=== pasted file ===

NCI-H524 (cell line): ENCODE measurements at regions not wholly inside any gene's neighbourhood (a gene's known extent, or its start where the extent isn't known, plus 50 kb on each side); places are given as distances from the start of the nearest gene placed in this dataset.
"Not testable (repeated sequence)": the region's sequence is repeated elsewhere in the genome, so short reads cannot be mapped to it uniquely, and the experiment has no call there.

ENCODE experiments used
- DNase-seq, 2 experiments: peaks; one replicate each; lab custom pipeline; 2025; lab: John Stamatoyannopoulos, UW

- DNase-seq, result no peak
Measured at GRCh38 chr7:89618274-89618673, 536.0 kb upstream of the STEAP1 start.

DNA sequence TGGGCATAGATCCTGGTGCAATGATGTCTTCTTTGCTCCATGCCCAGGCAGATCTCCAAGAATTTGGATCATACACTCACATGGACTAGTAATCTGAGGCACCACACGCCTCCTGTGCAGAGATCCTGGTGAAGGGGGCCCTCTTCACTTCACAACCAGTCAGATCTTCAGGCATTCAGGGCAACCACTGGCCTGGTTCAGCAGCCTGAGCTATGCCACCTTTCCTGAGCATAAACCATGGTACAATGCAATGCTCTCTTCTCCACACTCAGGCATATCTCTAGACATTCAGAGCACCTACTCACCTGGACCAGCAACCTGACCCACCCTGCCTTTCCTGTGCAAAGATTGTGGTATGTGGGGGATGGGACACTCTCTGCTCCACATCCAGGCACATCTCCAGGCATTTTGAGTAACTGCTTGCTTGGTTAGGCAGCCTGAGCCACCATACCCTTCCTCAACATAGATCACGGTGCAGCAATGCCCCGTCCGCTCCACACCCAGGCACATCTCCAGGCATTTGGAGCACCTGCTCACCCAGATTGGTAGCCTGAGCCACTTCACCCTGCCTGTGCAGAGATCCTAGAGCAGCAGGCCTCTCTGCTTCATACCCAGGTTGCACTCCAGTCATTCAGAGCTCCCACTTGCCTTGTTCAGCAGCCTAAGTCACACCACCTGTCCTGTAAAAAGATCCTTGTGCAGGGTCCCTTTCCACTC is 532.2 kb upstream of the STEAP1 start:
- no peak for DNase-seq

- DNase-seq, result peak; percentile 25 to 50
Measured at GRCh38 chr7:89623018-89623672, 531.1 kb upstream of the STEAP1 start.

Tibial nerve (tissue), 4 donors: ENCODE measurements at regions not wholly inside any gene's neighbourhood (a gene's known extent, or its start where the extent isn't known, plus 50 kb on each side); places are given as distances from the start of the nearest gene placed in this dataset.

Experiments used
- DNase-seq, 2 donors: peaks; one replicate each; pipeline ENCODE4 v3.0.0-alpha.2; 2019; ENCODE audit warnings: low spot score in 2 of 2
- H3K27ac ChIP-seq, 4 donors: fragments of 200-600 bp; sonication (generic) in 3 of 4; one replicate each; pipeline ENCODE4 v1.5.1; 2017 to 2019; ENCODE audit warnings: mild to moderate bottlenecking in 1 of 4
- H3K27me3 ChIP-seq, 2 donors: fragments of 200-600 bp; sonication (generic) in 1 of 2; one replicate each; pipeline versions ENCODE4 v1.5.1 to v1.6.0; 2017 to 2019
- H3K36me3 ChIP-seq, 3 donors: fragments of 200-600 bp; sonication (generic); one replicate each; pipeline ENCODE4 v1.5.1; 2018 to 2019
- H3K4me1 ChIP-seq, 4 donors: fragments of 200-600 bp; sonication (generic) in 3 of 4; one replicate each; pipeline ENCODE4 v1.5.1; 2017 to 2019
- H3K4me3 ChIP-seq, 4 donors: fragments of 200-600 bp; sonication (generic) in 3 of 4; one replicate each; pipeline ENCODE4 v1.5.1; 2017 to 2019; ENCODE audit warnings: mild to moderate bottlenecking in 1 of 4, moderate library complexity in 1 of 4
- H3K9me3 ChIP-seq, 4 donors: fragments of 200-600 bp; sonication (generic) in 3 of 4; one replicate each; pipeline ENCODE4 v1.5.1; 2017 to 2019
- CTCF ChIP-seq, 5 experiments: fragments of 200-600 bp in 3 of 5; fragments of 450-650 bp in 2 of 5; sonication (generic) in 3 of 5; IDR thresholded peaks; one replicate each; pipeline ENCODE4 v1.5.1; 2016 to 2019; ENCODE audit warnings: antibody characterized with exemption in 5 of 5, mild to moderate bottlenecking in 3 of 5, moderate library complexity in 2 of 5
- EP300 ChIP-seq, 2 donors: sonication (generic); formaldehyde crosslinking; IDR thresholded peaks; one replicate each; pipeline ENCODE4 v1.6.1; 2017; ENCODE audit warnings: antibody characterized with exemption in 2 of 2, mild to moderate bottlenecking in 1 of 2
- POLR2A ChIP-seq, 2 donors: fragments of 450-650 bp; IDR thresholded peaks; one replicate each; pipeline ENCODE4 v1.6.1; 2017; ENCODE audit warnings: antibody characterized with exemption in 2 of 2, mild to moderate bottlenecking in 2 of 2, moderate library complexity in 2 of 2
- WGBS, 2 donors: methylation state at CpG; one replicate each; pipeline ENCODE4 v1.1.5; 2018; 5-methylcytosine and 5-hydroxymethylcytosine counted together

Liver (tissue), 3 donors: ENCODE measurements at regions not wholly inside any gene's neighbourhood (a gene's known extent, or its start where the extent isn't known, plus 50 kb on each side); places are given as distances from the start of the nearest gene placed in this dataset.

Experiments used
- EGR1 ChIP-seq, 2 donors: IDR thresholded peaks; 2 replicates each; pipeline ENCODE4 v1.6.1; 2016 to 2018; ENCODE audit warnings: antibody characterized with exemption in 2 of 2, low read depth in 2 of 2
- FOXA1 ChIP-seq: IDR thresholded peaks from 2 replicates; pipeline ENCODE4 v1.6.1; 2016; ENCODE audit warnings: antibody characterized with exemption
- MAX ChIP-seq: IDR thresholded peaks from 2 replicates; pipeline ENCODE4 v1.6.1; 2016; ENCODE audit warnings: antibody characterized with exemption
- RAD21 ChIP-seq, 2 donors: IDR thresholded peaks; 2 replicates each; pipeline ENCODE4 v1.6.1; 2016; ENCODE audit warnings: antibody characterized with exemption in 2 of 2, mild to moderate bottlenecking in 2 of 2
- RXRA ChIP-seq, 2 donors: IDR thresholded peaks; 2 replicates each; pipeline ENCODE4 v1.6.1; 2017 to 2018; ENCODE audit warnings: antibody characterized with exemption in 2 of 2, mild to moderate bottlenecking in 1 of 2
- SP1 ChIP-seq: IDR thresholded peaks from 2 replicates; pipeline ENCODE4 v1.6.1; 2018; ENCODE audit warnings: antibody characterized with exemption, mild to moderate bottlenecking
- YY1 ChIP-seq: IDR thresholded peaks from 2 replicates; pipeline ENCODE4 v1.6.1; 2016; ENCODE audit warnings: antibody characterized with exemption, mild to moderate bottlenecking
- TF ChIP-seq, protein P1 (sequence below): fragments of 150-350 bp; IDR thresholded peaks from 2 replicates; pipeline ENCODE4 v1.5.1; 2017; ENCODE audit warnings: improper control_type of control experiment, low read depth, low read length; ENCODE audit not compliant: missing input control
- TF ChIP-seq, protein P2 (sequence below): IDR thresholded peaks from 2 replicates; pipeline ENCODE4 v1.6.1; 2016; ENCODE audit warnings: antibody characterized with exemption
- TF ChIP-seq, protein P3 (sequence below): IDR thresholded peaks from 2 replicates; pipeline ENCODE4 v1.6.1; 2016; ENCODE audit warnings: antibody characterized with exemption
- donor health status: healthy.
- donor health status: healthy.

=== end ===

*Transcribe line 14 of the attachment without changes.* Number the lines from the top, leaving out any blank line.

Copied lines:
- H3K27ac ChIP-seq, 4 donors: fragments of 200-600 bp; sonication (generic) in 3 of 4; one replicate each; pipeline ENCODE4 v1.5.1; 2017 to 2019; ENCODE audit warnings: mild to moderate bottlenecking in 1 of 4